Online drug sales, just like over-the-counter drug sales, have been on the rise for the past several years, worldwide. Law enforcement crackdowns like the closure of the “Silk Road” website found in the “Deep Web” or “Dark Net” in October of 2013 was supposed to curb this phenomenon. The latest information found by Australia’s Sydney Morning Herald shows that sales have continued to explode unabated worldwide. Also, there is information showing that many new online drug-selling websites have not only replaced “Silk Road” online, but have grown far larger and more numerous in its place.
The facts are that safety, competition, and anonymity are driving people who wish to buy illegal drugs to this wave of online drug marketplaces. In some locales, the online price is half of what it costs to buy on a local street corner. The Global Drug Survey 2015 polled over 100k people from 50 countries with various questions about how they buy drugs, where they get them, and their motivations for the use of various drugs.
Six years ago, when online drug sales were just beginning, only 5% of respondents to the survey had bought drugs online. In this year’s survey, that rate has increased 400% to 25% of all respondents. The annual survey is overseen by Adam Winstock, a British addictions psychiatrist, says that the availability of drugs online does not lead to an increase in the number of people using “social drugs”. It has only changed the venue more from in-person to online marketplaces.
“The reason people are using the internet is really dissatisfaction with the existing drug markets,” Dr Winstock said. “You’ve still got immensely expensive drugs in Australia and to be honest I’m amazed that you don’t have a more thriving research chemicals market.”
Also read: Bitcoin Value And The Ghost of Silk Road
An interesting factoid to come from this survey is the danger in the use of “synthetic cannabis”. Use of this drug was particularly low, with only 1.7% claiming its use overall, but those who used it were far more likely to seek emergency treatment. Rates were far greater than those who admitted to using herbal cannabis, alcohol, cocaine, or ecstasy (also known as MDMA). Most respondents were age 30 and under. Dr Winstock said the survey proves that the closure of the internet drug marketplace Silk Road twenty months ago has had no effect on the online drug trade. Since the 2013 Drug Survey, online sales have tripled to 45000.
Since the days of Silk Road’s closure by authorities in 2013, the drug listing online have also been shown to triple in number from a fleet of new websites. Since October of 2013, sites like Agora and the recently-closed Evolution have passed the size of Silk Road’s business, at least in the number drug listing.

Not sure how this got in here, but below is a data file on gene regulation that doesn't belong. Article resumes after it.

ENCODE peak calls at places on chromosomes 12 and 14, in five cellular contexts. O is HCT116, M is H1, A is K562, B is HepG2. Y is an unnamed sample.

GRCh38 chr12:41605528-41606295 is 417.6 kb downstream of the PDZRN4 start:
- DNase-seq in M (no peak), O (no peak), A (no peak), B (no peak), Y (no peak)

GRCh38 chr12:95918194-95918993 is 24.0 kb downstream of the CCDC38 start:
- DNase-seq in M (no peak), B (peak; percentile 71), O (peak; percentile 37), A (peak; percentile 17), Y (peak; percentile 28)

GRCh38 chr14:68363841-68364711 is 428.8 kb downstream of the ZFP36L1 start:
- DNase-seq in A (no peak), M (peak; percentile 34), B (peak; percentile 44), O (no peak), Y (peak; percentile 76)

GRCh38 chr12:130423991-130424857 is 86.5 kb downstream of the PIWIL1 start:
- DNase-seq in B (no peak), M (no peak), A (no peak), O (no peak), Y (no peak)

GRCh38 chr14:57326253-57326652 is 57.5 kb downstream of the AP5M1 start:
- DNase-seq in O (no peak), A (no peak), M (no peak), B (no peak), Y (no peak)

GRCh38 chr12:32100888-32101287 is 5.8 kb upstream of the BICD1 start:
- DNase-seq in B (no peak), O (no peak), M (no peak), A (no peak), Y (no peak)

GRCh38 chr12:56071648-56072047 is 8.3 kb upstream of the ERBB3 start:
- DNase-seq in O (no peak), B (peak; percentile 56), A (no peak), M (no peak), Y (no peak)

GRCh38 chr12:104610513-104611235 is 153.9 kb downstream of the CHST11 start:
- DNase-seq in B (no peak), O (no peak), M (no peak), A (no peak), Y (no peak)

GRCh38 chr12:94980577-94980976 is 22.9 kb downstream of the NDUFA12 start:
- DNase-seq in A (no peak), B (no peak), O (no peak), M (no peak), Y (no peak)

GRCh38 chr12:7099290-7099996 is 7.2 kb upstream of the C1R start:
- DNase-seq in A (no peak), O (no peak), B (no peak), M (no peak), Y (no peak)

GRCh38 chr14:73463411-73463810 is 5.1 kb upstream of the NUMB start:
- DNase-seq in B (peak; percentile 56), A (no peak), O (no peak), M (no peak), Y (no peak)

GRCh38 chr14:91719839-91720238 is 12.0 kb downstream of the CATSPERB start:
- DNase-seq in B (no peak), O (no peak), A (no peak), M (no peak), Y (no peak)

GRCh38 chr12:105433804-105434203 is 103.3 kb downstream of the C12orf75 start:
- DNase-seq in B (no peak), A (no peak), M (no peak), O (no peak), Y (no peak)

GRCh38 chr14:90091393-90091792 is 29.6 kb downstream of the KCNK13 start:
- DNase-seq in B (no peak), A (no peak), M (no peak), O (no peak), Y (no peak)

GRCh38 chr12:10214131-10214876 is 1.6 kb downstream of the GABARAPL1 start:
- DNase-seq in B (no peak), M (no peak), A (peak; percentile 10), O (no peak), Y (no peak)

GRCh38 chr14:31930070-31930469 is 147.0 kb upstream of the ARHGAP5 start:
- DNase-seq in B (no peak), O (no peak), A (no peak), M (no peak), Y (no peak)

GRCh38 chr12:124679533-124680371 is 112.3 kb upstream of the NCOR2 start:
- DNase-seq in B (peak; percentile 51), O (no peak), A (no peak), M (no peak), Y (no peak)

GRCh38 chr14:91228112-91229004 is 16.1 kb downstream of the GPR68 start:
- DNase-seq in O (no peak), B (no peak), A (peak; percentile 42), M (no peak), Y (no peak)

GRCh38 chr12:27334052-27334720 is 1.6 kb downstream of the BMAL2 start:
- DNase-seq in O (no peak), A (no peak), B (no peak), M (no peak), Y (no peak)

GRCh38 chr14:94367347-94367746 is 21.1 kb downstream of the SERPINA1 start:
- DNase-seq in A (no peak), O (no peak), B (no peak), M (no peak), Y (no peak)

If this should tell you anything, it is that drug use, online or offline, will never stop. For thousands of years, really since the dawn of time, people have used drugs around the world. Governments go to war, without the consent of their citizenry. People use drugs, without the consent of their government. Neither will ever change, and one is considerably more important to stop than the other.
The selling of drugs by corporations being seen as good or better than sales not from a corporation is a lovely little scam that has been running for about a century. Marijuana has cured people of, or at least removed the symptoms of, multiple diseases from rheumatism to cancer, yet it has been illegal in the U.S. for decades. The scam is that if Pfizer, Bayer or Johnson & Johnson aren’t branding drugs and making a fortune off of it, it will be deemed illegal by the U.S. Government and others. That’s called fascism. The government is protecting the interest of corporations, removing any drug-making competition, over the interests of the public at large.
No wonder people are on drugs to begin with, and getting more every day. This rash of corporate corruption at the highest levels is a part of the problem. As you can see, it damn sure is not a part of any solution. All you can try to do is make drug use and drug sales safer overall, which was the ethos of the “Silk Road” to begin with.
Image provided by Digital Citizens Alliance
What do you think of increased online sales? Does a government crackdown help in any way? Share above and comment below.